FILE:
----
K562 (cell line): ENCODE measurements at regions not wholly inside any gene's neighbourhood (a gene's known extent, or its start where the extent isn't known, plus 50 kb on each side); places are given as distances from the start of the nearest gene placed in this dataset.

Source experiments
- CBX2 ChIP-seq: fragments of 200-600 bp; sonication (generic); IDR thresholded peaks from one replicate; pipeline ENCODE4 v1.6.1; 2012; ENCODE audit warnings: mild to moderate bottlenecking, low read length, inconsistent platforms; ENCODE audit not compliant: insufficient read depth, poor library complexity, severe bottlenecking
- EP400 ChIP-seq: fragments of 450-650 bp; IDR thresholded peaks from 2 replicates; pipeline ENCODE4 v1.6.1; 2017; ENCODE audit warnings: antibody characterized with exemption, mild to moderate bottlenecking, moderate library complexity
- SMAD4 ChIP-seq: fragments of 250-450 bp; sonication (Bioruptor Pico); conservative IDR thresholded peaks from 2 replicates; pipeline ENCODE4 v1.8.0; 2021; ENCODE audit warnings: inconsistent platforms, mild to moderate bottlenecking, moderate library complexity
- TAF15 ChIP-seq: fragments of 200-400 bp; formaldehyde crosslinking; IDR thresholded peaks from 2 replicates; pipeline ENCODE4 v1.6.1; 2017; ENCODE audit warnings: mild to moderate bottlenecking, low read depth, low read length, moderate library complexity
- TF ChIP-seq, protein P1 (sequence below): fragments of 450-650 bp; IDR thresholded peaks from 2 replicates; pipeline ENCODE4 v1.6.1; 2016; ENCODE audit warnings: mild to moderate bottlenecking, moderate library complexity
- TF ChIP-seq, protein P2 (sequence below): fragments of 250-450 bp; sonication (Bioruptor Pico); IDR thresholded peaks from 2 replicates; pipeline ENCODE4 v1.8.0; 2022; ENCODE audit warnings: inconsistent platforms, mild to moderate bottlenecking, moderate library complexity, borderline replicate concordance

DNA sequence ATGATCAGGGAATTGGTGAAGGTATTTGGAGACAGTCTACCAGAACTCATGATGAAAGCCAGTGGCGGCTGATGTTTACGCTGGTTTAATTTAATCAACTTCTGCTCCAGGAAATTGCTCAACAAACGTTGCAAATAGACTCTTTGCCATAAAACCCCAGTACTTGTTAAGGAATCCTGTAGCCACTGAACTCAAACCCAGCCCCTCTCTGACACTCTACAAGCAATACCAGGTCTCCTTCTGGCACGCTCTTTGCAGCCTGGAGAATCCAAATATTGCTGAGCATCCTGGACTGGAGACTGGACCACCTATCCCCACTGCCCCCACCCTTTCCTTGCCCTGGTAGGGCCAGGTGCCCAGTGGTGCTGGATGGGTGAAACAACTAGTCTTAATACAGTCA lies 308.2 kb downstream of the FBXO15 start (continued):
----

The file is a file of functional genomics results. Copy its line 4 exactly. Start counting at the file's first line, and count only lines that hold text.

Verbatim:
- EP400 ChIP-seq: fragments of 450-650 bp; IDR thresholded peaks from 2 replicates; pipeline ENCODE4 v1.6.1; 2017; ENCODE audit warnings: antibody characterized with exemption, mild to moderate bottlenecking, moderate library complexity